Prevalence and mechanisms of cephalosporin resistance in Enterobacteriaceae in London and South-East England

Healthcare-Associated Infection and Antimicrobial Resistance Department, Health Protection Agency Centre for Infections 61 Colindale Avenue, London NW9 5EQ, UK.
Journal of Antimicrobial Chemotherapy (Impact Factor: 5.44). 09/2006; 58(2):320-6. DOI: 10.1093/jac/dkl217
Source: PubMed

ABSTRACT To investigate the molecular epidemiology of Enterobacteriaceae producing extended-spectrum beta-lactamases (ESBLs) in London and South-East England.
A prospective study involving 16 hospital microbiology laboratories in London and South-East England was undertaken over a 12 week period. Each laboratory submitted up to 100 consecutive cephalosporin-resistant Enterobacteriaceae isolates judged clinically significant by microbiology staff. Centralized testing was undertaken to confirm organism identification and cephalosporin resistance and to analyse resistance mechanisms.
The predominant mechanism of cephalosporin resistance in isolates from both hospital and community settings was the production of CTX-M-type ESBLs, with CTX-M-producing Escherichia coli as the most numerous resistant organism overall. Other major mechanisms of cephalosporin resistance included production of non-CTX-M ESBLs and AmpC beta-lactamases. Most ESBL (both CTX-M and non-CTX-M) producers were multiply resistant to non-beta-lactam antibiotics, including trimethoprim, ciprofloxacin and gentamicin.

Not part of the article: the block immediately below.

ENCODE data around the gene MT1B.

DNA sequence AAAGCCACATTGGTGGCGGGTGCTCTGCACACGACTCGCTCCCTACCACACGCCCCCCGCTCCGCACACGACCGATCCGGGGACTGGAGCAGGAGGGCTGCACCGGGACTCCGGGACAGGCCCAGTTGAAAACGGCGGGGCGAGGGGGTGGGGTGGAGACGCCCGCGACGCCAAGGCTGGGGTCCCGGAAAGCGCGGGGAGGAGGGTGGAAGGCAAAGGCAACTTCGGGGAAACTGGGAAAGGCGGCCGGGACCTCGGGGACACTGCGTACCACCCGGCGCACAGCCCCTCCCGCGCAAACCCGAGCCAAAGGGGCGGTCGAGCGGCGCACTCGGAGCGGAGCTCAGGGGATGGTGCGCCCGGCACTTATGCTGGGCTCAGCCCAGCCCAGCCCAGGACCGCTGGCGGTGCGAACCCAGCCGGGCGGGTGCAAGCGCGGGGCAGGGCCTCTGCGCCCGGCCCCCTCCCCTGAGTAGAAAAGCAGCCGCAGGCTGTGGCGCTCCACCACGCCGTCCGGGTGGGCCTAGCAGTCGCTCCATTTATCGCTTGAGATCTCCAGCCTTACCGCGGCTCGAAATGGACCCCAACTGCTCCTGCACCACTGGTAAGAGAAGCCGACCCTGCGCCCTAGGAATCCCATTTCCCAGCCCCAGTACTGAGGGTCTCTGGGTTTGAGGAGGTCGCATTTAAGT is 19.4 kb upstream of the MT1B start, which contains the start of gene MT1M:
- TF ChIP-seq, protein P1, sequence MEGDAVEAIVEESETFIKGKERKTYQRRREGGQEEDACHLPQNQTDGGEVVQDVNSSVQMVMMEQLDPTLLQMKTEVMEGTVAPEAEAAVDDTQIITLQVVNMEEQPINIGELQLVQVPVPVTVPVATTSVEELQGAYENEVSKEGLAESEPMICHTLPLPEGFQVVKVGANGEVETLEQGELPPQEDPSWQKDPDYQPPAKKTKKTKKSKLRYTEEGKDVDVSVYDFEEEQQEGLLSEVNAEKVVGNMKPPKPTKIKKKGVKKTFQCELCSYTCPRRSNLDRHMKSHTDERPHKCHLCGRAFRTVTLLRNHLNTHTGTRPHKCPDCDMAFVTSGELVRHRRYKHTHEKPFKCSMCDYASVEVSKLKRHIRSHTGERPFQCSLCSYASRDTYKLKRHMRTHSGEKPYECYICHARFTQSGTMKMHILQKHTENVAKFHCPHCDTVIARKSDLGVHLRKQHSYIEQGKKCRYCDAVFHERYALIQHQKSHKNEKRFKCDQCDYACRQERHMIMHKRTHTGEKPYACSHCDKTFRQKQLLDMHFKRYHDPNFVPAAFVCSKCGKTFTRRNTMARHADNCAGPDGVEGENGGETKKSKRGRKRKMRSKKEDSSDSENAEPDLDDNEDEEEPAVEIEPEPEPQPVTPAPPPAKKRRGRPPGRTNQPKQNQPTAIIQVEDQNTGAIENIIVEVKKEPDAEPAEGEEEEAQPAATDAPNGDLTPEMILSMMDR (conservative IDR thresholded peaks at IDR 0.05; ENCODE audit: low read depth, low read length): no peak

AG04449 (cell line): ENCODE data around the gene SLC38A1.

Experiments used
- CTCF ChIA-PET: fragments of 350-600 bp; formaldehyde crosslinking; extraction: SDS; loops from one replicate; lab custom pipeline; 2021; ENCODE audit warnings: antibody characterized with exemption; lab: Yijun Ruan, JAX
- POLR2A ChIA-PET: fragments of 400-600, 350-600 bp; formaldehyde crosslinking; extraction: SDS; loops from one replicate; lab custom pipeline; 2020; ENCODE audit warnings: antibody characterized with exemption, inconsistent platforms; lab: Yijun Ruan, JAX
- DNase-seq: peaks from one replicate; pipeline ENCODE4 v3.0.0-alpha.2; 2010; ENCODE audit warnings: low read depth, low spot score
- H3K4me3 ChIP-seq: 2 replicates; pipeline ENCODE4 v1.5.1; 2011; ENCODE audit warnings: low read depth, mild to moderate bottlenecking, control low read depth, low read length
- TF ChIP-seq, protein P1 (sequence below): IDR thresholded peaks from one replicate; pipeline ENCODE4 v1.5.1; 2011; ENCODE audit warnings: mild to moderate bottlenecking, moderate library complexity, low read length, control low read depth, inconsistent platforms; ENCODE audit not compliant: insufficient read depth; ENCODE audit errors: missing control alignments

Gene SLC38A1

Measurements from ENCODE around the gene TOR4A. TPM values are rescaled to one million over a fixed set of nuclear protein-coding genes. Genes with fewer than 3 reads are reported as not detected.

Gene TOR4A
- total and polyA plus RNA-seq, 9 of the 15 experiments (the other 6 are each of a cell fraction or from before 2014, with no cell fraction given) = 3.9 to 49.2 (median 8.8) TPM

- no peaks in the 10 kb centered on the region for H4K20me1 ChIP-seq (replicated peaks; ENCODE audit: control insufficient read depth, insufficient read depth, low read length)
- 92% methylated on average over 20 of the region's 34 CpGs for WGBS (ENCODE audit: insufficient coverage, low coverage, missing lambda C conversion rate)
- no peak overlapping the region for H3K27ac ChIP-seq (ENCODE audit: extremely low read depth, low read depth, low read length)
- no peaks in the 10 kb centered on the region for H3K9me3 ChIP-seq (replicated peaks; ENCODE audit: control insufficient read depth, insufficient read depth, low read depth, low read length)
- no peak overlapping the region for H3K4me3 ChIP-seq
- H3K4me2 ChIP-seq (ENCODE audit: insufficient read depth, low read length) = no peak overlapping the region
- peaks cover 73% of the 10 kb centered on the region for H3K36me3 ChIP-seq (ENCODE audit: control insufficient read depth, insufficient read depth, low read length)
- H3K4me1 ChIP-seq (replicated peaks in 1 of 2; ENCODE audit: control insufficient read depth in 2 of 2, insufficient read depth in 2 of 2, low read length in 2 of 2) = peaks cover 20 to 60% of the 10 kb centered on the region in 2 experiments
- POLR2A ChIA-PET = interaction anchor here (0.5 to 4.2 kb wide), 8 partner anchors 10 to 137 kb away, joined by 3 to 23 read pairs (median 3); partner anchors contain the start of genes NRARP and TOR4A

CTX-M enzymes, which were unrecorded in the UK prior to 2000, have become the major mechanism of cephalosporin resistance in Enterobacteriaceae in South-East England. E. coli has overtaken Klebsiella and Enterobacter spp. to become the major host for ESBLs. Due to the multiple antibiotic resistance exhibited by many ESBL-producers, these changes have major implications for antimicrobial therapy.


Available from: Russell Hope, May 27, 2014
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